How to Complain Well

You probably have heard someone complain today, in your home, on the elevator or as you walk down the street, we hear complaints every day. There are such negative connotations to the word “complain” and though it is defined as: to express dissatisfaction or annoyance about something, we can’t fix problems if we don’t bring them up.

So what is a healthy way to bring up issues and complain?

Types of complainers

Psychologists have broken down complaining into three categories. The first is chronic complainers; they focus on problems over progress. Research has suggested that chronic complaining can re-wire the brain so that type of thinking becomes ingrained.

The second type is described as venting. This is when someone is expressing emotional frustration. When people vent they are focused on themselves and are looking for validation through attention and sympathy as a way to deal with anger, disappointment or stress.

The big problem with chronic complaining and venting is that it has long term effects. Research has shown that it both dampens the complainers’ mood, making them feel worse, but also makes others feel worse as well.

Now the last type of complaining is the good kind and called the “instrumental complaint.” Its goal is to solve problems. This is important because we all come across problems and valid concerns so the way we react to them and express them to others can have a huge impact.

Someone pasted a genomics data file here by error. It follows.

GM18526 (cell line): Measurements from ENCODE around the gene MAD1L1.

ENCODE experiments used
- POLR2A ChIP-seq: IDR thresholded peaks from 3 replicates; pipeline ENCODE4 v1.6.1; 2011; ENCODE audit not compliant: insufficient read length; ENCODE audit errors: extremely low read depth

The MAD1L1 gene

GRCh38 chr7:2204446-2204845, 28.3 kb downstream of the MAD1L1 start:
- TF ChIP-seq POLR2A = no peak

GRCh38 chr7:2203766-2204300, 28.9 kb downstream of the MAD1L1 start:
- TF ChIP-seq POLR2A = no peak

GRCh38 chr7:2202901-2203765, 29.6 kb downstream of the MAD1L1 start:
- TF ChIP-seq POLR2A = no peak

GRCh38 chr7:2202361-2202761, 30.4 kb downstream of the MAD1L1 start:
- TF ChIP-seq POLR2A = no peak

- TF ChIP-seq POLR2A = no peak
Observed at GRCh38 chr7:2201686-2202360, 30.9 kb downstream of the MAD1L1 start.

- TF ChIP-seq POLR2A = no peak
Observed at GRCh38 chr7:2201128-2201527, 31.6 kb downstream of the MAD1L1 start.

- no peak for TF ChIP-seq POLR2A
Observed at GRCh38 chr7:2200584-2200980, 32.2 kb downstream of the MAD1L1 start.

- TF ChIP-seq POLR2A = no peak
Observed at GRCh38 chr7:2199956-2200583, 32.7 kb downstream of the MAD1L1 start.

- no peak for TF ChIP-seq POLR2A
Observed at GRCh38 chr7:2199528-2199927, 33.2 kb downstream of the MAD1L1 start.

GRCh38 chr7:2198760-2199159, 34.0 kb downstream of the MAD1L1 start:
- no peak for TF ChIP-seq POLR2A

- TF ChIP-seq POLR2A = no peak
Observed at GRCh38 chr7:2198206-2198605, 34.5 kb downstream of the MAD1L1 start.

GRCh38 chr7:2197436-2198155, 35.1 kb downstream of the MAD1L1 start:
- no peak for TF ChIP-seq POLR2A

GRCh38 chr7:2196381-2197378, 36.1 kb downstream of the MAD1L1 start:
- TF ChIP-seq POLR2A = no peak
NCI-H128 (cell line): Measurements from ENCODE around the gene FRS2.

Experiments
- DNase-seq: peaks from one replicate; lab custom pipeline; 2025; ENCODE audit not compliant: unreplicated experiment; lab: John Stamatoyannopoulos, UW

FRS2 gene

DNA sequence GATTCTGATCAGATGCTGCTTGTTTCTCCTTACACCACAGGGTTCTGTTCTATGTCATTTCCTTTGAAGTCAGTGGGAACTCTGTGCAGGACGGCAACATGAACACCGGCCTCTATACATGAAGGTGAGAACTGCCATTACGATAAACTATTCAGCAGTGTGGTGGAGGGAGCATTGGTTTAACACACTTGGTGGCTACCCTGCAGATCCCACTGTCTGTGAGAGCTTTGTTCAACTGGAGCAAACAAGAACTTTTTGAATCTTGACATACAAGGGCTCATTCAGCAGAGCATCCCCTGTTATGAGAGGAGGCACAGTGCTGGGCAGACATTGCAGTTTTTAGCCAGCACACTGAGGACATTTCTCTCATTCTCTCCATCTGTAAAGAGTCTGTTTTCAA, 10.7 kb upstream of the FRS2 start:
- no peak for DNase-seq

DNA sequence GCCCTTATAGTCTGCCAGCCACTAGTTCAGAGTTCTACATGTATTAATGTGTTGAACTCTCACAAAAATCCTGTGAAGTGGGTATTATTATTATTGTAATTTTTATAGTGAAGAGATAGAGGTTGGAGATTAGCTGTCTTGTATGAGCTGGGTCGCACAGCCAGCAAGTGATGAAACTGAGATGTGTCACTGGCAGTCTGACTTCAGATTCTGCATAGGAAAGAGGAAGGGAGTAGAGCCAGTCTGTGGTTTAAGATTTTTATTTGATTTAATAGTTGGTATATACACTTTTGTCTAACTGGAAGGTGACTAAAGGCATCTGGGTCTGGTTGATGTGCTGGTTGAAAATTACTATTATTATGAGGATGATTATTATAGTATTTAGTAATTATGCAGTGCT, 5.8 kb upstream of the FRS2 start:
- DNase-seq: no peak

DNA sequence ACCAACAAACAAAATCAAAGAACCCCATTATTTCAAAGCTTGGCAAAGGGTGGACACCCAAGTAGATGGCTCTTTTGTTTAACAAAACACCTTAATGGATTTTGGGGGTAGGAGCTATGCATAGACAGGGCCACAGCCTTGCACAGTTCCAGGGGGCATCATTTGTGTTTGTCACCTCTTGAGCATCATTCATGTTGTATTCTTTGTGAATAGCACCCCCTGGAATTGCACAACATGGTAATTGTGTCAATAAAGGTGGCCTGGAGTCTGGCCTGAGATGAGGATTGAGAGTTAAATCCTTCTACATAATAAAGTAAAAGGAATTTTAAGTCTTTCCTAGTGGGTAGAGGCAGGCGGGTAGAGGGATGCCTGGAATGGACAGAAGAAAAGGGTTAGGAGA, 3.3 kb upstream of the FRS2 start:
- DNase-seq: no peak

Complaint skills

Instrumental complaining can improve relationships if done well and can lead to increased self-awareness. It can be a challenge to navigate the conversation when you bring up a complaint with someone, even when you’re trying to have a constructive discussion. When you start with potential solutions in mind and the desire to make things better, you give hope, and this allows the conversation to move forward in a positive way. Complaining well can be a useful skill for both your personal life and your work environment. So how do you do it? Here are a few tips:

  • complain only occasionally to prevent ruining your mood
  • have potential solutions ready for discussion
  • use complaints in situations where it can help make changes
  • determine if some other strategy would work instead of complaining
  • keep chronic complainers out of your life as much as possible

We all complain, but being self-aware about the impact different types of complaining have, as well as utilizing instrumental complaining, can help you have stronger relationships of all sorts.

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